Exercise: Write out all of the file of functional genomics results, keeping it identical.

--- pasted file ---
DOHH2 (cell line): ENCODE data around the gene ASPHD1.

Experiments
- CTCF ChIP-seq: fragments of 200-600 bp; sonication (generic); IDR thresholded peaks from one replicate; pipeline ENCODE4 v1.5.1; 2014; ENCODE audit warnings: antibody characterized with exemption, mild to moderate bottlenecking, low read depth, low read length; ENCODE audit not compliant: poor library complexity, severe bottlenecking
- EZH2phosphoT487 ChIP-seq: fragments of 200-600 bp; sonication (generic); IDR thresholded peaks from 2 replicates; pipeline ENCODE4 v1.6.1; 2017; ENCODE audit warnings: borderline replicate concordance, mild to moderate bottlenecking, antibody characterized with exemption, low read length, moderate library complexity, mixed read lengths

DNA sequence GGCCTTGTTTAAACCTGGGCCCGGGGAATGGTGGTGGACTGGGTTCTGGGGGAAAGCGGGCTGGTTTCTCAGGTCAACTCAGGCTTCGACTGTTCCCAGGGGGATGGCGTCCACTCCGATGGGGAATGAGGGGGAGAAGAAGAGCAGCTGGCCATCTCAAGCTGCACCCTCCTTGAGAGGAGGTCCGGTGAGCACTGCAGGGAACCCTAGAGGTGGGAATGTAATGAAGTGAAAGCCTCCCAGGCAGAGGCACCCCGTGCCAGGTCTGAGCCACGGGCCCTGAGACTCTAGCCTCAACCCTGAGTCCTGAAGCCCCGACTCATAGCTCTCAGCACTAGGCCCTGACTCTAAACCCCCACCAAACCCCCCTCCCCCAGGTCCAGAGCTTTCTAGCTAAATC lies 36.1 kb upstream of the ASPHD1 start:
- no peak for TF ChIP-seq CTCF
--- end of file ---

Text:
DOHH2 (cell line): ENCODE data around the gene ASPHD1.

Experiments
- CTCF ChIP-seq: fragments of 200-600 bp; sonication (generic); IDR thresholded peaks from one replicate; pipeline ENCODE4 v1.5.1; 2014; ENCODE audit warnings: antibody characterized with exemption, mild to moderate bottlenecking, low read depth, low read length; ENCODE audit not compliant: poor library complexity, severe bottlenecking
- EZH2phosphoT487 ChIP-seq: fragments of 200-600 bp; sonication (generic); IDR thresholded peaks from 2 replicates; pipeline ENCODE4 v1.6.1; 2017; ENCODE audit warnings: borderline replicate concordance, mild to moderate bottlenecking, antibody characterized with exemption, low read length, moderate library complexity, mixed read lengths

DNA sequence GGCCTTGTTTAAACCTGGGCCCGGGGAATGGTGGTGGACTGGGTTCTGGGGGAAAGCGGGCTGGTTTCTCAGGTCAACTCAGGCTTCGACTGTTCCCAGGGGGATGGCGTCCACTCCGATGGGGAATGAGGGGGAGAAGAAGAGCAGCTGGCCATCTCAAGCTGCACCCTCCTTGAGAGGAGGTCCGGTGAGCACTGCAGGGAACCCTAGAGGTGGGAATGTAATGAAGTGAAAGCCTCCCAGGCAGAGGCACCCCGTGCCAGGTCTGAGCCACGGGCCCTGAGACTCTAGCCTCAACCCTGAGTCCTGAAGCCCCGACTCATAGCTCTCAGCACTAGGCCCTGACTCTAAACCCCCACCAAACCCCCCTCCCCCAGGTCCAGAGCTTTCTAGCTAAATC lies 36.1 kb upstream of the ASPHD1 start:
- no peak for TF ChIP-seq CTCF